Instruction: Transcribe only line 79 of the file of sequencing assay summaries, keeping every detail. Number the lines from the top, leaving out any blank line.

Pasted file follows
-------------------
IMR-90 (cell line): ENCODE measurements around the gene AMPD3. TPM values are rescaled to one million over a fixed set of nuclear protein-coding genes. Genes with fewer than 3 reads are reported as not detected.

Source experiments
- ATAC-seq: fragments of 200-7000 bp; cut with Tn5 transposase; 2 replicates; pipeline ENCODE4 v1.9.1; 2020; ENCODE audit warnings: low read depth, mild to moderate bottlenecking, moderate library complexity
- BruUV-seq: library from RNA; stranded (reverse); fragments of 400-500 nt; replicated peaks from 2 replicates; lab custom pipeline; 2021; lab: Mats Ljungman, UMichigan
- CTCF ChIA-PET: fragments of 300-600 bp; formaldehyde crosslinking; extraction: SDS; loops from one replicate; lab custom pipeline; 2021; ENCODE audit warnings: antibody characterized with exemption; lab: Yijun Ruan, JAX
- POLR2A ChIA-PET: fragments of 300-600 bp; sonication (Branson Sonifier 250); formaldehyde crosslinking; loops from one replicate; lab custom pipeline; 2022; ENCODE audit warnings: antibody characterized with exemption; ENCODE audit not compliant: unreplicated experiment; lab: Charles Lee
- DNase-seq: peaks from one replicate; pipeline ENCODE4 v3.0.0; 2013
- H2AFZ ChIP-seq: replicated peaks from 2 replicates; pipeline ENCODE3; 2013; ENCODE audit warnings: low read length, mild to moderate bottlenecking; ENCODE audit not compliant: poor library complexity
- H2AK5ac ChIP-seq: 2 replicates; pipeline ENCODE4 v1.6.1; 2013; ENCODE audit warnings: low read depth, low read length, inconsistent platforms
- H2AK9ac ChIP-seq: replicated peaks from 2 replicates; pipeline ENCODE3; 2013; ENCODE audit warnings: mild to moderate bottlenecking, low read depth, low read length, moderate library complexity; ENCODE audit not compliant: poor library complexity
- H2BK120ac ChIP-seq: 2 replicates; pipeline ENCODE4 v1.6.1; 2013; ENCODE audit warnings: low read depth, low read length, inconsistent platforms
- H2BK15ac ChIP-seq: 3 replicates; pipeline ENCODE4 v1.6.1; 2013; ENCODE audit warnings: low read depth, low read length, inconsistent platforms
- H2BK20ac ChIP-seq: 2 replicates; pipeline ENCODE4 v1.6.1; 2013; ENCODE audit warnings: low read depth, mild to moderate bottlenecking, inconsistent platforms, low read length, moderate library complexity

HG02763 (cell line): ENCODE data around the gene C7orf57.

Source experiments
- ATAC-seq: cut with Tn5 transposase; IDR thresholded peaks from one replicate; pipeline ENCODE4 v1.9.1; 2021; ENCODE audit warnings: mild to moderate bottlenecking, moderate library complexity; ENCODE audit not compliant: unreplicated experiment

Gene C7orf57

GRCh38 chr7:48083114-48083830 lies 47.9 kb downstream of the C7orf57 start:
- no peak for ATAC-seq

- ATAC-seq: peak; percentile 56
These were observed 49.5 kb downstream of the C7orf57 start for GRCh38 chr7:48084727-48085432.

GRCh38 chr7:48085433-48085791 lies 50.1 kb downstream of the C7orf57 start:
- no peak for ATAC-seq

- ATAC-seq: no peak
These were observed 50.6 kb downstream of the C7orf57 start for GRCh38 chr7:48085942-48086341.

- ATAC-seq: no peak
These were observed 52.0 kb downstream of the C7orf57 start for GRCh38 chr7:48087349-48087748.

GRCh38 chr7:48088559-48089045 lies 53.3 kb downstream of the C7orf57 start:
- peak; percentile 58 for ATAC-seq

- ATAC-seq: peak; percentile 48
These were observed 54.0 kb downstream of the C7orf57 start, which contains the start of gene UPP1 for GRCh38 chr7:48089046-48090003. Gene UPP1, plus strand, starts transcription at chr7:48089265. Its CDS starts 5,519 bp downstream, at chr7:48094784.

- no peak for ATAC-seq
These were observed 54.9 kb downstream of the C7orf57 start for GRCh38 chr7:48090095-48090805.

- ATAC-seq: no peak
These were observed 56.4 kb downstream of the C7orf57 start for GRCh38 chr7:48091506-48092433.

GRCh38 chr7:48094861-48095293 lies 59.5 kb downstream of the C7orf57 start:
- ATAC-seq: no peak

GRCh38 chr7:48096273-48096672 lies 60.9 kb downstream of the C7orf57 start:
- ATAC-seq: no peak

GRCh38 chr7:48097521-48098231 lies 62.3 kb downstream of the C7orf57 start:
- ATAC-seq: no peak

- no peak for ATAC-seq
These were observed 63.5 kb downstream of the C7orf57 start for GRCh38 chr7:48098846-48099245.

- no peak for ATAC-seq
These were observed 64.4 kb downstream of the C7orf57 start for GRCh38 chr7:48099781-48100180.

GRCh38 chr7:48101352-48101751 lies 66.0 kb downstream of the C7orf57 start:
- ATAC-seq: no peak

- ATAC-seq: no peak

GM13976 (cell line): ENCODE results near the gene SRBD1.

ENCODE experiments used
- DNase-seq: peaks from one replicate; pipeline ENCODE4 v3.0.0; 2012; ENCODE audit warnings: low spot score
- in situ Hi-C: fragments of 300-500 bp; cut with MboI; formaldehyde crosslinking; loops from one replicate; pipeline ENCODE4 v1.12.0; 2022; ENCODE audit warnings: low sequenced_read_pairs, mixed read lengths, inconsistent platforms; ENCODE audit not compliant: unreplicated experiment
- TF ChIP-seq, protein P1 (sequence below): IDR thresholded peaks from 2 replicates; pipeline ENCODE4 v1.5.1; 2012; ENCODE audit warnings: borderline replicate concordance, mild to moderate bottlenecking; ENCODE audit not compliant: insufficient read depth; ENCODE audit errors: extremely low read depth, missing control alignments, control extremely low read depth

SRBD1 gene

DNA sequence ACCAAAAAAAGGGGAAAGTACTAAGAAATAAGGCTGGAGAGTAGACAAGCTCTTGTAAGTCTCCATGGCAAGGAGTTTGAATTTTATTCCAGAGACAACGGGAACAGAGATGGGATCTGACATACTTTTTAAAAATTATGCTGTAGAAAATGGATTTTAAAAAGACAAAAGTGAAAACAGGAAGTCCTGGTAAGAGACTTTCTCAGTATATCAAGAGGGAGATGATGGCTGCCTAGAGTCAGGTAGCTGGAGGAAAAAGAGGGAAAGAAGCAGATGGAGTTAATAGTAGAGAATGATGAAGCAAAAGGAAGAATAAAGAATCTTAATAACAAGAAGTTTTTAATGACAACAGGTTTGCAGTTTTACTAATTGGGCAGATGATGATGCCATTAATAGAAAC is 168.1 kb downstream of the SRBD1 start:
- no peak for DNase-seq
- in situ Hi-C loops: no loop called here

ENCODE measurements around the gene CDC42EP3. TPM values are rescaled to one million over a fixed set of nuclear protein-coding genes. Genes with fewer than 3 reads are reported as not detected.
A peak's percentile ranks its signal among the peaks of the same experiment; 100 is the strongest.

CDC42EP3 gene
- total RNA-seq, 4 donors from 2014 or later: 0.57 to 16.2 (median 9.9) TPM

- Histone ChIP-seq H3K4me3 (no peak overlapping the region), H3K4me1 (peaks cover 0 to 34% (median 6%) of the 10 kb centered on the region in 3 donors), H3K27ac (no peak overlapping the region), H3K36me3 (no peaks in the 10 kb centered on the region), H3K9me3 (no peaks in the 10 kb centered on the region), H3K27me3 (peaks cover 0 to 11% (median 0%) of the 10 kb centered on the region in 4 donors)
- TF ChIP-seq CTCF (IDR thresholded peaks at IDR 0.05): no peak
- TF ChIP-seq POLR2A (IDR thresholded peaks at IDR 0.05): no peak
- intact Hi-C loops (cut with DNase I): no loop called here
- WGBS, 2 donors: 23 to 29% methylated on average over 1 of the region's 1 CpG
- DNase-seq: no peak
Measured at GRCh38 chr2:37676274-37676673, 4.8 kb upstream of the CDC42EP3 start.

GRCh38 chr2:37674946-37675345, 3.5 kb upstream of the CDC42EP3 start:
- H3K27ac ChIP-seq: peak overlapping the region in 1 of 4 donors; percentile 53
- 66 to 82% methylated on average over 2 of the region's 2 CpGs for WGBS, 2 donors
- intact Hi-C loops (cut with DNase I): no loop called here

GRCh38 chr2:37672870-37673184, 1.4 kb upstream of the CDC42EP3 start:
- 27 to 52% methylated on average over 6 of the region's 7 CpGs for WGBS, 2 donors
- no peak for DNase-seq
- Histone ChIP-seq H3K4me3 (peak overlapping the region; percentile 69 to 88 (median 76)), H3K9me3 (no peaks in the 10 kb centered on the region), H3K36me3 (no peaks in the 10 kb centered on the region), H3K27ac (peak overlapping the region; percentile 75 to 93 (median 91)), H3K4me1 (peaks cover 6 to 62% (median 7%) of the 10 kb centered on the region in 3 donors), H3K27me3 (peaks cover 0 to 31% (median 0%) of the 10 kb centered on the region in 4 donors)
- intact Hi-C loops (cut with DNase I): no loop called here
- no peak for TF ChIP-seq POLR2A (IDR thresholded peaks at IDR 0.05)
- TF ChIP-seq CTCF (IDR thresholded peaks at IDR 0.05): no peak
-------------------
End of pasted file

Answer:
- TF ChIP-seq CTCF (IDR thresholded peaks at IDR 0.05): no peak